Set decades after the Earth’s population has been sterilised as a result of nuclear bomb tests conducted in Earth's orbit, the book shows an emptying world, occupied by an ageing, childless population.
Helliconia is a planet that, due to the massively eccentric orbit of its own sun around another star, experiences seasons that lasts eons. Whole civilisations grow in the Spring, flourish in the Summer and then die in the brutal winters. The human-like inhabitants have been profoundly changed by their experience of this harsh cycle.Helliconia is a planet that, due to the massively eccentric orbit of its own sun around another star, experiences seasons that lasts eons. Whole civilisations grow in the Spring, flourish in the Summer and then die in the brutal winters. The human-like inhabitants have been profoundly changed by their experience of this harsh cycle. In orbit above the planet a terran mission struggles to observe and understand the effects on society of such a massive climatic impact. Massive, thoroughly researched, minutely organised, full of action, pulp references and deep drama this is a classic trilogy.
This is the first volume of the a monumental sage which goes beyond anything yet created by this master among today’s imaginative writers. An entire solar system is revealed, and with it a world disturbingly reflecting our own, Helliconia: an Earth-like planet where dynasties change with the seasons. Events and characters and animals stream across the pages of this gigantic novel. Cosmic in scope, it keeps an eye lovingly on the humans involved. So the 5,000 inhabitants of the Earth’s observation station above Helliconia keep their eyes trained on the events of Oldorando and may long to intervene though the dangers are too great. So we on Earth have them all in our vision in one of the most consuming and magnificent novels of scientific romance.Won BSFA Award for Best Novel in 1982.Won John W. Campbell Memorial Award in 1983.Nominated for the Nebula Award for Best Novel in 1983.Note: British spelling.
The exotic world of Helliconia continues… The detailed interplay of climate, geography, race, religion and politics is ingeniously interwoven in a tapestry which leave the indelible impression of a teeming civilisation which exists in space and time… confirms and even outstrips the promise of the first award-winning volume… The completed work seems certain to be accepted as a classic of its kind.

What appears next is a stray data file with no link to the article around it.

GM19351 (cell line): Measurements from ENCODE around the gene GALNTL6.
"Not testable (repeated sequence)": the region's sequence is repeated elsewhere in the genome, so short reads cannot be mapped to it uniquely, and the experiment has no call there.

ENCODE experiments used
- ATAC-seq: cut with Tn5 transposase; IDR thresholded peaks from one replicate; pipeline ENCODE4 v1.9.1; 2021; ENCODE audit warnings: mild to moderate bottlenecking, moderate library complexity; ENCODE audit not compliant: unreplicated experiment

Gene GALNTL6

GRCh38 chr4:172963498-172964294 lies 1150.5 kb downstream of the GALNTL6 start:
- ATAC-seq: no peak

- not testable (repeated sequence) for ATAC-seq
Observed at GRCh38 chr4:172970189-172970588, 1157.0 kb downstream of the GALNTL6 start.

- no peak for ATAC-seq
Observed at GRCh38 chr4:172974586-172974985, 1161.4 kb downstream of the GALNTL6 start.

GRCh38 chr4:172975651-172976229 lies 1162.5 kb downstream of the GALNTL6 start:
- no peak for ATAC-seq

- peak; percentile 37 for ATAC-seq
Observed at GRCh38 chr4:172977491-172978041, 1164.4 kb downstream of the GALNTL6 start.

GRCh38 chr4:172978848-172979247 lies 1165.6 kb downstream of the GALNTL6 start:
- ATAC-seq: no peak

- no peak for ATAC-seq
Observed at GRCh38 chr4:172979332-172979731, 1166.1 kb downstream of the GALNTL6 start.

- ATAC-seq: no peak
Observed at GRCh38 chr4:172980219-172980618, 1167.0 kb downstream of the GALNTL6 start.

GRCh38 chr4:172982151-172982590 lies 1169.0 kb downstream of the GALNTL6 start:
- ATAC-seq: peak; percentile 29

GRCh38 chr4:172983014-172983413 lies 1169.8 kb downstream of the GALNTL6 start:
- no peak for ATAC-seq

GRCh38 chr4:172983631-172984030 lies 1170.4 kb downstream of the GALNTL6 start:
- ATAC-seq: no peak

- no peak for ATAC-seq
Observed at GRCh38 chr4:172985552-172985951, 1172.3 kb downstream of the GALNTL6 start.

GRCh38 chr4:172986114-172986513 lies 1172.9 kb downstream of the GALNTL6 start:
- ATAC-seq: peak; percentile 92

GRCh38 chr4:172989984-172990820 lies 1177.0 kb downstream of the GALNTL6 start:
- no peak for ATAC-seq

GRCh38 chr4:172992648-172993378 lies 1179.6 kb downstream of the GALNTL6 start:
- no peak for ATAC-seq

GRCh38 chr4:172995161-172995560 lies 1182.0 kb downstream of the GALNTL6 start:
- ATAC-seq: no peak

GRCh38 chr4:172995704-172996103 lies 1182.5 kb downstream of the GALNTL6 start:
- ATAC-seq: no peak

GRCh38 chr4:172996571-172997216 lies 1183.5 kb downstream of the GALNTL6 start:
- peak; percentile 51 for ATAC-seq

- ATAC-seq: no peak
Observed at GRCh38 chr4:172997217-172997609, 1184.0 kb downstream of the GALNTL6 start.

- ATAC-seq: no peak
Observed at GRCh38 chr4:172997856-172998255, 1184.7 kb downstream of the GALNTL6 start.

The centuries-long winter of the Great Year on Helliconia is upon us, and the Oligarch is taking harsh measures to ensure the survival of the people of the bleak Northern continent of Sibornal. Behind the battle with which the novel opens lies an act of unparalleled treachery. But the plague is coming on the wings of winter and the Oligarch’s will is set against it—and against the phagors, humanity’s ancient enemies, who carry the plague with them.
In this science fiction classic (1962) based on , Hugo Best Short Story Winner of 1962, we are transported millions of years from now, to the boughs of a colossal banyan tree that covers one face of the globe. The last remnants of humanity are fighting for survival, terrorised by the carnivorous plants and the grotesque insect life.
Curiosity was discouraged in the Greene tribe. Its members lived out their lives in cramped Quarters, hacking away at the encroaching ponics. As to where they were—that was forgotten. Roy Complain decides to find out. With the renegade priest Marapper, he moves into unmapped territory, where they make a series of discoveries which turn their universe upside-down… Non-Stop is the classic SF novel of discovery and exploration; a brilliant evocation of a familiar setting seen through the eyes of a primitive.
It started a long time ago (in a galaxy far, far away), back in 1969, when British author Brian W. Aldiss published a short story in , entitled “Supertoys Last All Summer Long.” It challenged the whole public thought on machines and the idea of robots. And it also managed to pique the interest of director Stanley Kubrick. Kubrick acquired the rights to the story from Aldiss in November of 1982, and had hopes to make it into a feature film. Aldriss, however, was skeptical, noting, “while Arthur [C. Clark]'s story looks outwards to the solar system, my story looks inwards,” ...
Halfway through the 21st century, an organization with members from each industrialized nation has found a way to colonize Mars. Owing to Earth’s economic collapse, the colony is cut off from the mother planet. The head of the colony wants to create Utopia—some, however, want to go home.